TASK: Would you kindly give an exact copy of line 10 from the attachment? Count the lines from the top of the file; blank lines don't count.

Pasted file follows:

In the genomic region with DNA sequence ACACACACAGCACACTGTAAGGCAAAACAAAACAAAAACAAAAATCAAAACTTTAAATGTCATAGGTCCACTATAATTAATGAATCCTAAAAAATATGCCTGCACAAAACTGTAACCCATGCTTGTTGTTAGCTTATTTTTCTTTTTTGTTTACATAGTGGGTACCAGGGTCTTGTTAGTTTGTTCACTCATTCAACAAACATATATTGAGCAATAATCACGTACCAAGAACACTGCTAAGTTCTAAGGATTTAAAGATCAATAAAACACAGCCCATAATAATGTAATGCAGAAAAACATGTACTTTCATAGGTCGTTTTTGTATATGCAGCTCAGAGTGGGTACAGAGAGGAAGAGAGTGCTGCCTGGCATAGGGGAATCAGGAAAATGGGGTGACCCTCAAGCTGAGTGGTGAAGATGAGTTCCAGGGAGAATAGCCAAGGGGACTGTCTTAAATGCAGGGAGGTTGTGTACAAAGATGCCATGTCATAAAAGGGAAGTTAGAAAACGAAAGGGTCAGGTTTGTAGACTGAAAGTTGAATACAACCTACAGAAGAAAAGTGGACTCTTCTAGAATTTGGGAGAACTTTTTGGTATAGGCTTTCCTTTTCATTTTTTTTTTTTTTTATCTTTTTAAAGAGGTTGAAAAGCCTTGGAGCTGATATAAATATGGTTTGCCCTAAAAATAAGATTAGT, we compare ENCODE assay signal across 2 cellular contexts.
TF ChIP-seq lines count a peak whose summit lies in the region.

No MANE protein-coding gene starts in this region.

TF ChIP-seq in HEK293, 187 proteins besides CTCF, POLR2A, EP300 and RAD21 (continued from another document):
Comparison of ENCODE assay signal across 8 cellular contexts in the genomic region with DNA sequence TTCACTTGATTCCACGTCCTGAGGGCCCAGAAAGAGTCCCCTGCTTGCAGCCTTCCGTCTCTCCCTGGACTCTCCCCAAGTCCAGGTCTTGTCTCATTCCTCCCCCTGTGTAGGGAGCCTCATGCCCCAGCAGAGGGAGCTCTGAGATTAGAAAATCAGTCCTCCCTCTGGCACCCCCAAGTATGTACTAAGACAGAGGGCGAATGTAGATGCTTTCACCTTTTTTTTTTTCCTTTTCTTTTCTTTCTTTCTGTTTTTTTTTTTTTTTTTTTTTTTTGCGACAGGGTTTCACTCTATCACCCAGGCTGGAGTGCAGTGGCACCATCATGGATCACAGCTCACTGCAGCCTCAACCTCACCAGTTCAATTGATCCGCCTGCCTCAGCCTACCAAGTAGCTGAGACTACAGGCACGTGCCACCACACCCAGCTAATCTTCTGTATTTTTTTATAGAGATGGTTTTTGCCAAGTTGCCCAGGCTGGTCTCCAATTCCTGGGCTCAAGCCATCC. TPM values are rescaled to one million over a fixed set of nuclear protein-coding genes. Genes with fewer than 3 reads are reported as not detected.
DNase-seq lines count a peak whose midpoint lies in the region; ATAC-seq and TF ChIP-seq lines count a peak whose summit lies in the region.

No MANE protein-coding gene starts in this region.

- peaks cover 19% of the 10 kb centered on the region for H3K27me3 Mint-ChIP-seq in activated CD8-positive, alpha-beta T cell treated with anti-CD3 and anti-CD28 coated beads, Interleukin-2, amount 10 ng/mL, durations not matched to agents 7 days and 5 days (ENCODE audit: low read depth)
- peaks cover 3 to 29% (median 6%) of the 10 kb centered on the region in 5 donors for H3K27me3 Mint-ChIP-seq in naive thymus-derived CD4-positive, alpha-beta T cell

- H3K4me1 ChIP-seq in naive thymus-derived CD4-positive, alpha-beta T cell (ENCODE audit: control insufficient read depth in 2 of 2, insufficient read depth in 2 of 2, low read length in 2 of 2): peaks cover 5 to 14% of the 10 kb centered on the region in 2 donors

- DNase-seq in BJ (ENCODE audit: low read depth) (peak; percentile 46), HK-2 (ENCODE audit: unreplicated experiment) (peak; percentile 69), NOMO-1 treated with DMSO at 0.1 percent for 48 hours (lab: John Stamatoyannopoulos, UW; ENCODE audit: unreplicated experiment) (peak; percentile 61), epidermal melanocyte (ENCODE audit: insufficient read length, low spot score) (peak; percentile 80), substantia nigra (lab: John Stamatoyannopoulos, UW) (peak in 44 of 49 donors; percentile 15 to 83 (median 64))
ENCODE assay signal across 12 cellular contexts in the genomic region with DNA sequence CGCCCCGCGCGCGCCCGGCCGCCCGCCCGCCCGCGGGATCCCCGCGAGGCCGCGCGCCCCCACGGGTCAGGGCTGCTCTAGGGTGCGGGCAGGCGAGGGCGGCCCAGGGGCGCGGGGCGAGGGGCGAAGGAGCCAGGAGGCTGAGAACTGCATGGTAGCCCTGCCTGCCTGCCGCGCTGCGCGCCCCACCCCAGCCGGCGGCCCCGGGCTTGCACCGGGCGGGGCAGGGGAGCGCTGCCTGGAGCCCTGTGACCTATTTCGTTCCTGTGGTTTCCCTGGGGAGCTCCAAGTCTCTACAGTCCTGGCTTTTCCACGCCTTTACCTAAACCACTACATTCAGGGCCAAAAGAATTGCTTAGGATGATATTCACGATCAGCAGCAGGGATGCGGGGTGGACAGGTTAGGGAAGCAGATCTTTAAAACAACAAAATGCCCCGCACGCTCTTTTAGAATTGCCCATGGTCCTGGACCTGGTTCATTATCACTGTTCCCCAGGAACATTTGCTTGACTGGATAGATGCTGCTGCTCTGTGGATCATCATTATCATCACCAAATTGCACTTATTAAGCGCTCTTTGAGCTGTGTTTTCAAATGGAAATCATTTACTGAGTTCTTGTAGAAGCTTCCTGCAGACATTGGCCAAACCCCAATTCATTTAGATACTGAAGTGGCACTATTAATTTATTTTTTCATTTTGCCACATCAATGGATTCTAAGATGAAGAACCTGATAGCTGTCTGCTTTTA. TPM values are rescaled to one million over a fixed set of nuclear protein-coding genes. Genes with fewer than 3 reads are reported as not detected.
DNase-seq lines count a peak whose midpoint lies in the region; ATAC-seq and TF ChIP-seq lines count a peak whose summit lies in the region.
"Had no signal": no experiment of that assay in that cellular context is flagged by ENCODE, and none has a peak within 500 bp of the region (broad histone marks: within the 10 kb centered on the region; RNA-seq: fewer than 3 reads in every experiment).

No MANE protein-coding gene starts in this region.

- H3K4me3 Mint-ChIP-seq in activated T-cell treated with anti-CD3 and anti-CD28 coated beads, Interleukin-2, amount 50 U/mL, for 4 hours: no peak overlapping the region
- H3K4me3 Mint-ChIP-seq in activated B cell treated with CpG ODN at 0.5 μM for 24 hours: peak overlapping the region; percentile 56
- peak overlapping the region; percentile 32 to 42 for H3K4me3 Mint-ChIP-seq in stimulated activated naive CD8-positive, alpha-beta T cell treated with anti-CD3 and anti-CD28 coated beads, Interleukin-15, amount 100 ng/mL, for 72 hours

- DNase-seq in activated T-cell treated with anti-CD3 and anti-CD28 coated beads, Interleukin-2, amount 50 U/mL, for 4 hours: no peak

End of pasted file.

- H3K4me1 ChIP-seq in naive thymus-derived CD4-positive, alpha-beta T cell (ENCODE audit: control insufficient read depth in 2 of 2, insufficient read depth in 2 of 2, low read length in 2 of 2): peaks cover 5 to 14% of the 10 kb centered on the region in 2 donors